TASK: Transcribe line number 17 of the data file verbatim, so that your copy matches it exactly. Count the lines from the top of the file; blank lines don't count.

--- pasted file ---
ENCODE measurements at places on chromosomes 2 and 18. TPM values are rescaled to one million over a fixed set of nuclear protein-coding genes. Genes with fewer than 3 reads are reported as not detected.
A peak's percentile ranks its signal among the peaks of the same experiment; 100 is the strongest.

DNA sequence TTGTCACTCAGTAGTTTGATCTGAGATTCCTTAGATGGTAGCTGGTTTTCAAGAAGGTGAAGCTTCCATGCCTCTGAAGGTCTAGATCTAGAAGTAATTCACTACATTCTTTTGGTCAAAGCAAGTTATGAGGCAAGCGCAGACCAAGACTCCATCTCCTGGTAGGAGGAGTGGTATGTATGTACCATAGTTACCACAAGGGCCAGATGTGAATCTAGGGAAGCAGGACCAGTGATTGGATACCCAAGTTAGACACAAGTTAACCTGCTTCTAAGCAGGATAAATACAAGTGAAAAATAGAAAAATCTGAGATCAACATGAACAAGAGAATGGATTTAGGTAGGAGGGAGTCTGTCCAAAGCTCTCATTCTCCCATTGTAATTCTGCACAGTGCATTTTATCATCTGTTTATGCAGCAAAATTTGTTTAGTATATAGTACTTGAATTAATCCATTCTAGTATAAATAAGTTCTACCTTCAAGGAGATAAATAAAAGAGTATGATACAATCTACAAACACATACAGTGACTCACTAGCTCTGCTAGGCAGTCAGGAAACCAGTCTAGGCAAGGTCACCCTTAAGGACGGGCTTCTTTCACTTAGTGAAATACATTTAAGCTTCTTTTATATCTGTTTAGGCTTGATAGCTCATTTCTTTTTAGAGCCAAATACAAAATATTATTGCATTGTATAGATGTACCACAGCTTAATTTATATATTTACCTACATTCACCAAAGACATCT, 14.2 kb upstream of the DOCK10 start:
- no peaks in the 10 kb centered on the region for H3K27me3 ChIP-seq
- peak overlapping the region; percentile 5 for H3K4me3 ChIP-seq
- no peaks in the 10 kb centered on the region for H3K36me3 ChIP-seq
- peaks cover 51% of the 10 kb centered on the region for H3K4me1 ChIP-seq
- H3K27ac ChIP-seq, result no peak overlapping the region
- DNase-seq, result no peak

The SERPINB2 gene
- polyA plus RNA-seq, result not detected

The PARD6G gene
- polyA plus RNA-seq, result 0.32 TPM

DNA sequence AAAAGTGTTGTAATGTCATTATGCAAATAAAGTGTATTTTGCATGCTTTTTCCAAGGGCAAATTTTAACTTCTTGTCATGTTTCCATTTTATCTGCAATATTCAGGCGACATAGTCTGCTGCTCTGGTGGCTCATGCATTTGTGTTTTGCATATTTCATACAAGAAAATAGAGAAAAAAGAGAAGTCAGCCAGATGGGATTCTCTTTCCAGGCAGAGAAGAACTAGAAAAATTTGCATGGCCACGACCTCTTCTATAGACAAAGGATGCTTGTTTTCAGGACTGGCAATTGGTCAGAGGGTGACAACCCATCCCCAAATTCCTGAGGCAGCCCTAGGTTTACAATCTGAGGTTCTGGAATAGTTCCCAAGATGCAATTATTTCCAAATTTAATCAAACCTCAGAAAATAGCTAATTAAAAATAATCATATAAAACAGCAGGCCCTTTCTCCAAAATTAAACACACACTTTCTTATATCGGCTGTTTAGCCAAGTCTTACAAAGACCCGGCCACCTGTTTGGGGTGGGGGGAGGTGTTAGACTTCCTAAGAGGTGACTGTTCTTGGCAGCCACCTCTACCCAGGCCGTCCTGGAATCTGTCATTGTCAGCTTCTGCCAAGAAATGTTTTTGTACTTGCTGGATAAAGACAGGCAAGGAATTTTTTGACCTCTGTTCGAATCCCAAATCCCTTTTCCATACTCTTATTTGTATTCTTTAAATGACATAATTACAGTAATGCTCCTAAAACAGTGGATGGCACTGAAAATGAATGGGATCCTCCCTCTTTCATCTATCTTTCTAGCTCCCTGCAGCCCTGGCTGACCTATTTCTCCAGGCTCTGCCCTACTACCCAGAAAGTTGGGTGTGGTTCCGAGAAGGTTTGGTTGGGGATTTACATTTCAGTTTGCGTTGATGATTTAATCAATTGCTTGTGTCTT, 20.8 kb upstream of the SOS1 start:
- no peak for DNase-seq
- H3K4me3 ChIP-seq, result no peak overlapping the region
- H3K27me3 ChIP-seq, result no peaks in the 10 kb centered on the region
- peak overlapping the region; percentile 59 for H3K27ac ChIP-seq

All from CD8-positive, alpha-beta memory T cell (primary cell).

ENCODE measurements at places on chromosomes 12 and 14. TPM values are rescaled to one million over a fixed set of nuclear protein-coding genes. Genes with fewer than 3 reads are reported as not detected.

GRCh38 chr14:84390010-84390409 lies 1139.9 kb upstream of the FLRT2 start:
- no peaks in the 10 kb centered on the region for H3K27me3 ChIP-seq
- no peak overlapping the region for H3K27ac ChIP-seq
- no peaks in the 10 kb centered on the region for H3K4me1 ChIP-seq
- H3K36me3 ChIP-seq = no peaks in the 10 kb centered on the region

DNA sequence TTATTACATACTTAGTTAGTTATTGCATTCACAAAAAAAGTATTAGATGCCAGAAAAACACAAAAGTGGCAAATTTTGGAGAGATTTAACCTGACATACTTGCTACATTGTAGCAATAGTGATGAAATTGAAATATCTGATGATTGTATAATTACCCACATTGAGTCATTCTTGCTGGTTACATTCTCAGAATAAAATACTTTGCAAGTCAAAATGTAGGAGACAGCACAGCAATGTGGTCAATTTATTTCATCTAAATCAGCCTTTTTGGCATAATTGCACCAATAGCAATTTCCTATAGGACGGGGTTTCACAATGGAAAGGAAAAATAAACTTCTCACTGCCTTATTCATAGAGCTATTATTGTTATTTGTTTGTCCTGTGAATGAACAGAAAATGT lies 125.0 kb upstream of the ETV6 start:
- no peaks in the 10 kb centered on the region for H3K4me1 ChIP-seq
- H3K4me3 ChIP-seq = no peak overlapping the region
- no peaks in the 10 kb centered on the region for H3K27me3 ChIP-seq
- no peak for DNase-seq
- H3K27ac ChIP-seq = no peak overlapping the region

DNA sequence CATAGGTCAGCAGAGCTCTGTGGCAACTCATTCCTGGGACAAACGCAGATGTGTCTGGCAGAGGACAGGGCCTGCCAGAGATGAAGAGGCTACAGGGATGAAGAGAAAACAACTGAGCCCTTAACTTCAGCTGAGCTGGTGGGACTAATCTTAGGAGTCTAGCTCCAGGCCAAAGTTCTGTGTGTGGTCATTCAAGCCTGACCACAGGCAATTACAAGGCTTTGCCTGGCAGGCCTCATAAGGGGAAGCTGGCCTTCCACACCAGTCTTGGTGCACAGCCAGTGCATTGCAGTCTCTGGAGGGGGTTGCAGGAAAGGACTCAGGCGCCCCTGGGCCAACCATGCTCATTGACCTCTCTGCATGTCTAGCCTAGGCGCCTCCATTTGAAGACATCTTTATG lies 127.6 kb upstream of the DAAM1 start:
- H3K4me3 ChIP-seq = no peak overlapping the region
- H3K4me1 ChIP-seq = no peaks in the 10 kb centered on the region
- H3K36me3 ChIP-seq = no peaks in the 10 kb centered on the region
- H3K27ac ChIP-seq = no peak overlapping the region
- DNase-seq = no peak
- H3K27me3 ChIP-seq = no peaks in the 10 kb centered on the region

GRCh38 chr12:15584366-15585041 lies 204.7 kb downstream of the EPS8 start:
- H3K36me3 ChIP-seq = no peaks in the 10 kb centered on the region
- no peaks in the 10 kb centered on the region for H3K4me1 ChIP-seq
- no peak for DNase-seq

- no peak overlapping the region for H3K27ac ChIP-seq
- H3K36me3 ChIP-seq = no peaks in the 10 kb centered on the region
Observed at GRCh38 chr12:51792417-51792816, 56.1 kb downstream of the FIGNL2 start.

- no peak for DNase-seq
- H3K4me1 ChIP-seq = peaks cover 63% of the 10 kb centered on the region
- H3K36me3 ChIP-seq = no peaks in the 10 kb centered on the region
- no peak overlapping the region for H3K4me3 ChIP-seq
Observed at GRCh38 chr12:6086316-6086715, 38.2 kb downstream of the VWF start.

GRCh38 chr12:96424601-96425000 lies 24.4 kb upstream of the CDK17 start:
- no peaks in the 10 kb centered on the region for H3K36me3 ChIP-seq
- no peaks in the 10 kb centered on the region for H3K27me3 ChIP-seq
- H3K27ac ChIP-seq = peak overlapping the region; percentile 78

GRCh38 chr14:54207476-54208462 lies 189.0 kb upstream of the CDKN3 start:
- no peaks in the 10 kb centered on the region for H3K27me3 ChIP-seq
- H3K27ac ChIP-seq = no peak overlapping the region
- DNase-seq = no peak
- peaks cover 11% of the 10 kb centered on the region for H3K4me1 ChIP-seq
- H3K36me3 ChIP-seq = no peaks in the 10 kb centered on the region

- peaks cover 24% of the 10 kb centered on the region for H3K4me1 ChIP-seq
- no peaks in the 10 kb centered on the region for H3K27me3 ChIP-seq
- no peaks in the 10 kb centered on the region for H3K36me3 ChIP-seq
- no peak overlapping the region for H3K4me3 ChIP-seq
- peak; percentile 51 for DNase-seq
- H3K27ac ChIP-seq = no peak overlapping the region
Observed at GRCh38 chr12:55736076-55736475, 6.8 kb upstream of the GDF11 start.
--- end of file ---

- H3K27me3 ChIP-seq, result no peaks in the 10 kb centered on the region